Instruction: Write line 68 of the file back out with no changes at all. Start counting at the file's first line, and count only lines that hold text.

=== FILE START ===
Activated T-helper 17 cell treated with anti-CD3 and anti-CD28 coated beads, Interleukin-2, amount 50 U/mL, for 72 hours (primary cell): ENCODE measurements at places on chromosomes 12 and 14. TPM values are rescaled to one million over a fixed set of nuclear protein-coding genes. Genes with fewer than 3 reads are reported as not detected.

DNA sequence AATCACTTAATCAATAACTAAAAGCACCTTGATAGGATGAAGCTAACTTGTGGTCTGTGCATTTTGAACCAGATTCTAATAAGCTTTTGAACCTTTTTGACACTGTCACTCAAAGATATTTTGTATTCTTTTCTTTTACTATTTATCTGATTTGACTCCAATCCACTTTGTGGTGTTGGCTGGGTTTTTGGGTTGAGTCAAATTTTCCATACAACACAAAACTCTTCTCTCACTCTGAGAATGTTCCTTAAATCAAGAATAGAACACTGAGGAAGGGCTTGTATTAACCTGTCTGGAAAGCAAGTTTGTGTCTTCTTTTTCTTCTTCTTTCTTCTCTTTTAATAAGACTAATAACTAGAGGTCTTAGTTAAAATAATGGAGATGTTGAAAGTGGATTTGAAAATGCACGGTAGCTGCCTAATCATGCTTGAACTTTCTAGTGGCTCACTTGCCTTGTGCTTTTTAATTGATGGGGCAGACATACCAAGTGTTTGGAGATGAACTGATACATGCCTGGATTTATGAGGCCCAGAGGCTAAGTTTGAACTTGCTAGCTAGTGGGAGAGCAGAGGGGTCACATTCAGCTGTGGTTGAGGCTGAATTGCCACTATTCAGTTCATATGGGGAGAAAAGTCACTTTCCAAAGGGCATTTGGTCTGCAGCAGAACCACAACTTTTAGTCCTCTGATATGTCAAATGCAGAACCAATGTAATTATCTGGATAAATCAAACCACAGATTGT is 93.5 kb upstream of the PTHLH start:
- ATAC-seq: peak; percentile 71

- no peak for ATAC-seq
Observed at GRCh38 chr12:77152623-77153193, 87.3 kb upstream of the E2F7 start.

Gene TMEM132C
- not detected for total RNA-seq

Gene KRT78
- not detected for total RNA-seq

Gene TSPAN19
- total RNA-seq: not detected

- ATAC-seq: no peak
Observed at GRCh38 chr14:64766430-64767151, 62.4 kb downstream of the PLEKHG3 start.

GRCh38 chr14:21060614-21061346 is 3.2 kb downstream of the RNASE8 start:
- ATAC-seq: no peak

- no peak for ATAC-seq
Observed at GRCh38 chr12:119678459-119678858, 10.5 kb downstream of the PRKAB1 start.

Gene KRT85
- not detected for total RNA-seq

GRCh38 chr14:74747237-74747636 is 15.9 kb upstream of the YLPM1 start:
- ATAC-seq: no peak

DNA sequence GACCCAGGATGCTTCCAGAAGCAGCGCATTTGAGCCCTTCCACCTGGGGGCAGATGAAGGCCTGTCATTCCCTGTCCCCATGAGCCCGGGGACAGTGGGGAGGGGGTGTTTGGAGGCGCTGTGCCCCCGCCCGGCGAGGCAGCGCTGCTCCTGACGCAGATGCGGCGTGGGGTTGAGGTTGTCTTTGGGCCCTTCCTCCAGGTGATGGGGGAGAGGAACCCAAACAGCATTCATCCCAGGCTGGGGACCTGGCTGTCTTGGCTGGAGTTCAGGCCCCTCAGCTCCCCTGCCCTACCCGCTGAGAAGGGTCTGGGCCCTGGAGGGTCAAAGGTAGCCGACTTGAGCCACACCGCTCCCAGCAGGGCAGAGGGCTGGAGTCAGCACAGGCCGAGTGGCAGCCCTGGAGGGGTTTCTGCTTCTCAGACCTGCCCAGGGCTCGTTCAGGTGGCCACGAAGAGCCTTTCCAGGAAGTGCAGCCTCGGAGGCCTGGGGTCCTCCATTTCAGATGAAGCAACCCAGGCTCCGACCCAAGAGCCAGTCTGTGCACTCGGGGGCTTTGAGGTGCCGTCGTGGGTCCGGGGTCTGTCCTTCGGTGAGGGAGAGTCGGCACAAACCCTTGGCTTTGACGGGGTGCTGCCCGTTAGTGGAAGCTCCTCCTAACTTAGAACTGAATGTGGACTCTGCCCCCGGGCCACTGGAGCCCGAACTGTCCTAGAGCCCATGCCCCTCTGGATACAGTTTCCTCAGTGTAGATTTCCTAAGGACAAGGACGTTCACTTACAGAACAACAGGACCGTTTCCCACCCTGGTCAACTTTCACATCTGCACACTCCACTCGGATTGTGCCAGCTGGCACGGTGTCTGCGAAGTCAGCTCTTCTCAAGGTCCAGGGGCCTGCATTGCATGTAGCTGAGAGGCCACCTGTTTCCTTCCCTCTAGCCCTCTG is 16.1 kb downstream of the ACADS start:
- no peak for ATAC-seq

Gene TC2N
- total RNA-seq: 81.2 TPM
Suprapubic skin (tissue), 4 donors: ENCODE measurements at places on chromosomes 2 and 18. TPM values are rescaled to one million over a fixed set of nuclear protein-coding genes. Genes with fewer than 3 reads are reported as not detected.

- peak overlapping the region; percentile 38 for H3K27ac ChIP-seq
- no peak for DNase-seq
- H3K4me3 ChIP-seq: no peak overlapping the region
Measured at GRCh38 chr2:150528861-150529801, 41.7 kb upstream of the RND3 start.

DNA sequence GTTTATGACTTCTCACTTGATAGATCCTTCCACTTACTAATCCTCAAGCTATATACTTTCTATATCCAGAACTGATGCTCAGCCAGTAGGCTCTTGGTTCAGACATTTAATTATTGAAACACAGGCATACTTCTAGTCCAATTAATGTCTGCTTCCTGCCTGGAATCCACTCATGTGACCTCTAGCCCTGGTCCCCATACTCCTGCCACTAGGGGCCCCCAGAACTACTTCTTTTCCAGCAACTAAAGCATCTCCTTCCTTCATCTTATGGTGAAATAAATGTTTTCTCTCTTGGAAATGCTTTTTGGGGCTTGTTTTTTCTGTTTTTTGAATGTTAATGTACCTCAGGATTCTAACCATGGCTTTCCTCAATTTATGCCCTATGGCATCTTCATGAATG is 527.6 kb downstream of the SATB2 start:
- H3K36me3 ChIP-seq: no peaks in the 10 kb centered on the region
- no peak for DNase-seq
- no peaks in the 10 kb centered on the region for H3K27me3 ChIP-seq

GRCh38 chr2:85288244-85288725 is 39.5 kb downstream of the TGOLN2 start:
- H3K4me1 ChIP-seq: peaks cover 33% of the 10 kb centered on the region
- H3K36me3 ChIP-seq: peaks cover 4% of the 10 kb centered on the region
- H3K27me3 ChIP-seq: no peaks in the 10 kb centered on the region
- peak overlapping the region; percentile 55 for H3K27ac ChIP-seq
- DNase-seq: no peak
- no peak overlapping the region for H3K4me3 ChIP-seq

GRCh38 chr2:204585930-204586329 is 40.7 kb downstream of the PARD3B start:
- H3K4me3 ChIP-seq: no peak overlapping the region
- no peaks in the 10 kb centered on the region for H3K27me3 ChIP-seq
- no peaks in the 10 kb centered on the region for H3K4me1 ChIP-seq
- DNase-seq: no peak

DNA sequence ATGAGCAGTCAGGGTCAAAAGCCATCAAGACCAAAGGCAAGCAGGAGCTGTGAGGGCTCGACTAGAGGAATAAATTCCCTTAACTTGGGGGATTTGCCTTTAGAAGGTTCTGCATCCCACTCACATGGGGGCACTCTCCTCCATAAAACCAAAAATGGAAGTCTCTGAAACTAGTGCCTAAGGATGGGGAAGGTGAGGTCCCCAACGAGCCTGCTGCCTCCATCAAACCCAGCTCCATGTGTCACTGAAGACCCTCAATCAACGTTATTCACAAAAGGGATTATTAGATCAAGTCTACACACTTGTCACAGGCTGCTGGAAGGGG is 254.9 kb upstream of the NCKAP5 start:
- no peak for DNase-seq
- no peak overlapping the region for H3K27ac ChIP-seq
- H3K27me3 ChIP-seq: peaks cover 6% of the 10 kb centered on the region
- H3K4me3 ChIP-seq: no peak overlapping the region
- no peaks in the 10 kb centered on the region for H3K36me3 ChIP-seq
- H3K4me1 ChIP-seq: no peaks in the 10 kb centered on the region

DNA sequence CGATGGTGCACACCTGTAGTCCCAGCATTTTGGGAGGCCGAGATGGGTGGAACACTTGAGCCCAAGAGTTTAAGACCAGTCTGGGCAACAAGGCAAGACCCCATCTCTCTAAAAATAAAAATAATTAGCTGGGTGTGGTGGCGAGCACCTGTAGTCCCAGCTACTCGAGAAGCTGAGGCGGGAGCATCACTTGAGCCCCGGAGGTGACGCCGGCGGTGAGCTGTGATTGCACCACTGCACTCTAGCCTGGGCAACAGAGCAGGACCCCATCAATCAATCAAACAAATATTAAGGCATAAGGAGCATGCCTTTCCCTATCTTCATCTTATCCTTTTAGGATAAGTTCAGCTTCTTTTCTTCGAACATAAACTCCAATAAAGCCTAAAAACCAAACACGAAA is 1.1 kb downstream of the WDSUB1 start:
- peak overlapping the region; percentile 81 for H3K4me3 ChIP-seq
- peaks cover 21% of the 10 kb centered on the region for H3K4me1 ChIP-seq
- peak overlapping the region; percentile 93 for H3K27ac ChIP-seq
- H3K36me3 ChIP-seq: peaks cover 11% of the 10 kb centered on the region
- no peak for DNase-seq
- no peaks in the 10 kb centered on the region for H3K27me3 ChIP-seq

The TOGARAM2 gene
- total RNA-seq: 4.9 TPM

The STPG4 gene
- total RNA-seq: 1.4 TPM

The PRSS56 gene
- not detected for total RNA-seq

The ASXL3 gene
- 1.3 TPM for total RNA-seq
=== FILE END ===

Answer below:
- 1.3 TPM for total RNA-seq